For those reasons, I hope that the Financial Secretary will find it possible to accept whichever Amendment is best drafted. I find it difficult to imagine that anyone in this House could think of a better use for the money which the Revenue might otherwise acquire than that to which it is already being put by the society. I hope that the House will feel that one of the new Clauses should be accepted.

Mr. Harold Lever

It may be for the convenience of the House if I rise early in the debate. I am not precluding the comments of other hon. Members. This matter has been widely publicised and even more widely misunderstood. The House of Lords decision was not a decision to tax spastics, or any charity; it was a decision which applied to a commercial firm running pools the appropriate law relating to the pool duty on the operations of that firm in respect of its pool. It had nothing whatever to do with taxing voluntary donations to the Spastics Society or any other charity.

These voluntary donations are not and never have been liable to pool betting duty. I want to make that absolutely plain. Voluntary donations are not, never have been and—as my right hon. Friend the Chancellor prompts me to say —will never be, as far as he is concerned, liable to pool betting duty. Nobody need have the smallest anxiety about that.

What was decided by the House of Lords was simply—as might have been decided in relation to any other commercial promoter of a pool—the appropriate rate of pool betting duty, having regard to the circumstances of the pool operation. The amount decided by the House of Lords would have been the same if I or if you, Mr. Speaker—if one can conceive of your taking time for the running of a pool—had been running the pool in a commercial way. This was the appropriate duty. That was what the House of Lords found. It was a duty payable by the pool promoter, calculated in accordance with the provisions of the Act in precisely the same way as is done for every other pool promoter. It was not a duty on spastics.

It has been said in the Press that as a result of the case the Spastics Society will lose £900,000. We understand that the promoters of the pool had said that if the House of Lords case had gone in its favour it intended to make a contribution of something like £900,000 to the spastics. What that amounts to saying is that if something in the region of £12,500,000 of pool duty had been avoided by the particular operations of this pool, £900,000 would have been given to the Spastics Society.

We cannot, in operating the collection of the pool duty, have regard to what people intend to do if they are fortunate enough to find themselves exempt from pool duty should they carry on operations in a particular way. The respondent, Top Ten Promotions Limited, carried on its operations in a somewhat complicated way, as it was perfectly entitled to do, seeking, and hoping, that the consequence would be that it would be relieved of several millions of pounds of pool betting duty—a very laudable and interesting expectation from its point of view.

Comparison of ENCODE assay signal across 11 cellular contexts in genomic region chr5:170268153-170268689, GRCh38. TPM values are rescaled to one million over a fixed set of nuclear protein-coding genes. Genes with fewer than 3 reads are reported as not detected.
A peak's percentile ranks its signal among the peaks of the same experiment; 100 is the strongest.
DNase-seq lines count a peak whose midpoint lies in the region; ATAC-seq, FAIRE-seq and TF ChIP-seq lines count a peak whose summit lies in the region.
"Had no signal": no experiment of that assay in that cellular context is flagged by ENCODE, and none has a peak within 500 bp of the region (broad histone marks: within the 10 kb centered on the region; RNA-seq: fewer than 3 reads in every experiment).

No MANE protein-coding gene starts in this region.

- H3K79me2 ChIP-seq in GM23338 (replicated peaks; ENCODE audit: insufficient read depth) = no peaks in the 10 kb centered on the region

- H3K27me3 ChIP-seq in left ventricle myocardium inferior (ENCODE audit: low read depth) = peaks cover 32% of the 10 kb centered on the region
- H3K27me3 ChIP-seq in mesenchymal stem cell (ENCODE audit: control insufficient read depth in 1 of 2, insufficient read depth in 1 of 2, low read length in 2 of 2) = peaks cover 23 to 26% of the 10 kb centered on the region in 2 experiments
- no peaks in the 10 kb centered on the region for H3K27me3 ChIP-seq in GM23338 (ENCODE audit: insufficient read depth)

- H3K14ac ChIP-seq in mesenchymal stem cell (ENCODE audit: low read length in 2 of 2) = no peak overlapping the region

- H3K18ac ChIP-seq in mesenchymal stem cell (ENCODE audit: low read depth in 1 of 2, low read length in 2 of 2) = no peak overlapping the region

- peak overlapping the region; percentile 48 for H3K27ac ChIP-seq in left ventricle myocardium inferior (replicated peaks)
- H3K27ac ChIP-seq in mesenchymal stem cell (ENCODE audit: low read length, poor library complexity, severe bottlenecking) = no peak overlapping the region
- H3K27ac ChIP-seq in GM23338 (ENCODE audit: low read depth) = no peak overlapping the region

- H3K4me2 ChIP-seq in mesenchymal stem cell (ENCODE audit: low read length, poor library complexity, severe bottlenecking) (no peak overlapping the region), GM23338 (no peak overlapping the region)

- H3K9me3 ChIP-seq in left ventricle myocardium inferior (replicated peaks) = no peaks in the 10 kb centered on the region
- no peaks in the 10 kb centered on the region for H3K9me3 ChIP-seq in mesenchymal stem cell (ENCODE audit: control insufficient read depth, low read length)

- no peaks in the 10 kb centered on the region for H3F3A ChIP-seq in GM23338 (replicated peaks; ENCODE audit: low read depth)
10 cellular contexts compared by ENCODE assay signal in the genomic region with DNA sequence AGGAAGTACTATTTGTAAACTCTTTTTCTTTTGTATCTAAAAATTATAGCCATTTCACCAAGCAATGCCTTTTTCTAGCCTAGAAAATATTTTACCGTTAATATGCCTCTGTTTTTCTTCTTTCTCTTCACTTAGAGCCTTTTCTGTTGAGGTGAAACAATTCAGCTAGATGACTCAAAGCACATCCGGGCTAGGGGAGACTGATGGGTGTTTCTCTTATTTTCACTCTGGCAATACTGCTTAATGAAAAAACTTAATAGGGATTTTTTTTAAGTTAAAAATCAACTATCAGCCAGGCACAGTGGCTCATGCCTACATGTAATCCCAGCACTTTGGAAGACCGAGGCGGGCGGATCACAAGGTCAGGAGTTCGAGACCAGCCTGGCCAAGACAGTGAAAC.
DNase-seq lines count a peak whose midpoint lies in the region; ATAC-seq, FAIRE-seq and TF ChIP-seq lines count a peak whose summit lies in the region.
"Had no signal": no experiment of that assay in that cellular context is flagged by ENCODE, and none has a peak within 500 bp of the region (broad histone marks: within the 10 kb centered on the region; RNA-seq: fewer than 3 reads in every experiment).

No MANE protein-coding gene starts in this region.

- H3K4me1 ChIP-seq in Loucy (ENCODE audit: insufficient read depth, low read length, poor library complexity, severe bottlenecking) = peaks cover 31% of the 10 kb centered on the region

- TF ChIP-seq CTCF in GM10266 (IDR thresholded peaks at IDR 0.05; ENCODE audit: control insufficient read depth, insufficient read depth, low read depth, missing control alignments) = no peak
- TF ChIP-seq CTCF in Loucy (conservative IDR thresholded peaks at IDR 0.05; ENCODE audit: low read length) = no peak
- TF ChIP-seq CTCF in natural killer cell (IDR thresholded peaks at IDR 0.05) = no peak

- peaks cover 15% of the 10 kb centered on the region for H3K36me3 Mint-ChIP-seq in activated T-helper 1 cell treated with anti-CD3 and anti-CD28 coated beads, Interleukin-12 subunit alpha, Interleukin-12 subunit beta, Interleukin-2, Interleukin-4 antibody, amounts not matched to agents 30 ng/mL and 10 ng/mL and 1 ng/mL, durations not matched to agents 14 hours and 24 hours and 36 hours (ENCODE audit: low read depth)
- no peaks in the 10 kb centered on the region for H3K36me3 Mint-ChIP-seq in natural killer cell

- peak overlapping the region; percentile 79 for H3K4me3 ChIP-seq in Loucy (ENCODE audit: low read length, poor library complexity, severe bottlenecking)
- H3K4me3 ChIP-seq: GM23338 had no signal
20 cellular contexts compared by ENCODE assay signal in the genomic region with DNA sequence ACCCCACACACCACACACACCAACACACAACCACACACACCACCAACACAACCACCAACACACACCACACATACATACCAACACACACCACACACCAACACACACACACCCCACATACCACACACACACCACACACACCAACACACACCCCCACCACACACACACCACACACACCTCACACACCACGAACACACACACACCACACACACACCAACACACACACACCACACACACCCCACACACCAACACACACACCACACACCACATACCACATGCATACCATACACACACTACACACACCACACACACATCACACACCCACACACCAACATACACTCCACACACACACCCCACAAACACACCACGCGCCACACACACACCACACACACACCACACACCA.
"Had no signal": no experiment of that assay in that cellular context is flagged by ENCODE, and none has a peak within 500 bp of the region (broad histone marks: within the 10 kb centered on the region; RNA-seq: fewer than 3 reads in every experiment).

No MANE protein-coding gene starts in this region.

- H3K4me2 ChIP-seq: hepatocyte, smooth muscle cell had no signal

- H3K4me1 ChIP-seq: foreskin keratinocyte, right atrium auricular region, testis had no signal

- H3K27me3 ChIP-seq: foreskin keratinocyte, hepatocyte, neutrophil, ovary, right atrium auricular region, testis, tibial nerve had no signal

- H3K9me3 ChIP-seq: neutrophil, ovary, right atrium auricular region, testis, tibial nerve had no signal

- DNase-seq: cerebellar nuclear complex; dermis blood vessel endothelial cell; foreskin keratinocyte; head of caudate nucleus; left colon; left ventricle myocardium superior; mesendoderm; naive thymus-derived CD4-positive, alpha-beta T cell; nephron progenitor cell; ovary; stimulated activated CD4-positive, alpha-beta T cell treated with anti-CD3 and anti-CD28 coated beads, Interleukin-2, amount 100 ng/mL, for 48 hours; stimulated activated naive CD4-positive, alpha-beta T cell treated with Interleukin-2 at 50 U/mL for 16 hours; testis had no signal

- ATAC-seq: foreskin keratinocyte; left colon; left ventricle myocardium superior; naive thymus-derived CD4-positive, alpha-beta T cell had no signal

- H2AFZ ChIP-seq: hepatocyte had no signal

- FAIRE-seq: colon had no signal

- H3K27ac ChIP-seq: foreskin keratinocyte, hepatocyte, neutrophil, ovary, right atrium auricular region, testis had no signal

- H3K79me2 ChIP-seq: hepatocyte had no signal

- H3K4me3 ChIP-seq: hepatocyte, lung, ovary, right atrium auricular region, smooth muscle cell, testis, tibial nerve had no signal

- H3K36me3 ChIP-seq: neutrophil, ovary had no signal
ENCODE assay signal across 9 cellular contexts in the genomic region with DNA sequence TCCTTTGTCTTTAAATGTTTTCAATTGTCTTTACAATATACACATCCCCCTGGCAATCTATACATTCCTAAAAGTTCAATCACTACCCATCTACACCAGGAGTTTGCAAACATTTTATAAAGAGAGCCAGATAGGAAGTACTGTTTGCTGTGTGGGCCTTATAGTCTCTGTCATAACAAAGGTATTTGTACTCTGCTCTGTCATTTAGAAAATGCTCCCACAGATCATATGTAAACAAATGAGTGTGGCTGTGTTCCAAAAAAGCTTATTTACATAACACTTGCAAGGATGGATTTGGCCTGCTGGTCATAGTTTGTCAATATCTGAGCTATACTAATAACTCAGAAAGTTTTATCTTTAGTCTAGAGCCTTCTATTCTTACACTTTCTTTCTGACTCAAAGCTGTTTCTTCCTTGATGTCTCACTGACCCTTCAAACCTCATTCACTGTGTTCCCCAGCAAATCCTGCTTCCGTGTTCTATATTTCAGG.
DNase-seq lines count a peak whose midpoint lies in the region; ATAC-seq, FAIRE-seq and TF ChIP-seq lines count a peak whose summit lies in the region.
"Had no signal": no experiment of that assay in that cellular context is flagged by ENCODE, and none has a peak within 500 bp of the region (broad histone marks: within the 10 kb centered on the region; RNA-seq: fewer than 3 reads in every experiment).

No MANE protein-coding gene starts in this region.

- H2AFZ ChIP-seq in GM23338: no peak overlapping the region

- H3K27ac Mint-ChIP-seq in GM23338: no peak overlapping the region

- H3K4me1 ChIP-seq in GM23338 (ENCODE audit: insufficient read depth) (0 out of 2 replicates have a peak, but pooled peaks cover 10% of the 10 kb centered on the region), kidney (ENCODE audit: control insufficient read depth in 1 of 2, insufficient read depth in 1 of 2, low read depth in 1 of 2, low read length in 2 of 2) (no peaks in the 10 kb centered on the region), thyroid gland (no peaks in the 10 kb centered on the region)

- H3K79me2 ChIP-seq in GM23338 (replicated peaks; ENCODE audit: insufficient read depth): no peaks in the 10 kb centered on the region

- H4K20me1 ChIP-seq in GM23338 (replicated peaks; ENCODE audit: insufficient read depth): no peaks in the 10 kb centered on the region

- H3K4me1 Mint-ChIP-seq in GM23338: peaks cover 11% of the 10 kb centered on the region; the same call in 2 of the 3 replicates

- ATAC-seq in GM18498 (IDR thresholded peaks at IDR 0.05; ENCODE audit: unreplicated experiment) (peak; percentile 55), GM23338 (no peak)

On the other hand, from the point of view of the Revenue it was our duty to apply the law to see if we could collect the duty as we would have collected it from any other person. The fact that this company has been disappointed by the House of Lords decision and that its disappointment will be reflected in a lesser donation to the Spastics Society or any other charitable cause, is not a ground on which we could possibly have held our hand in seeking to apply the ordinary rules of pool betting duty. The House must be clear about this. Charity is one thing and pool betting duty is another.

This is not the charity operating a pool. Even if it were, it must pay the full betting duty just as any other pool pays it, otherwise there may not be any pool betting duty. Pools will be run exclusively by charities. If the House wants this it can make a solid and coherent decision to this effect. Someone must table a new Clause exempting charities from duty.

Sir John Foster (Northwich)

We have done so.

Mr. Lever

The hon. and learned Member for Northwich (Sir J. Foster) tells me that there is a new Clause which totally exempts charities from the duty. That must be new Clause 45, which is being discussed with this other new Clause. What has to be done is to exempt all charities and allow them to carry on pools without paying duty, in which case it is only a matter of time before the other pool promoters would be out of business, because they could not compete with a charity wholly exempt from pool betting duty, as the prizes available to the charity would be vastly larger, and the odds vastly larger than those available to the commercial firms.

We could equally well exempt them not merely from pool betting duty but horserace betting duty so that any charity could conduct a bookmaking business and be exempt from the 5 per cent. duty. There would soon not be any bookmakers left in competition. Once we exempt them, not from the income tax on profits, but from the duty on turnover, there would not be anyone else operating. It may be very desirable in the interests of charity, but it certainly would wipe out the receipts from pool betting duty.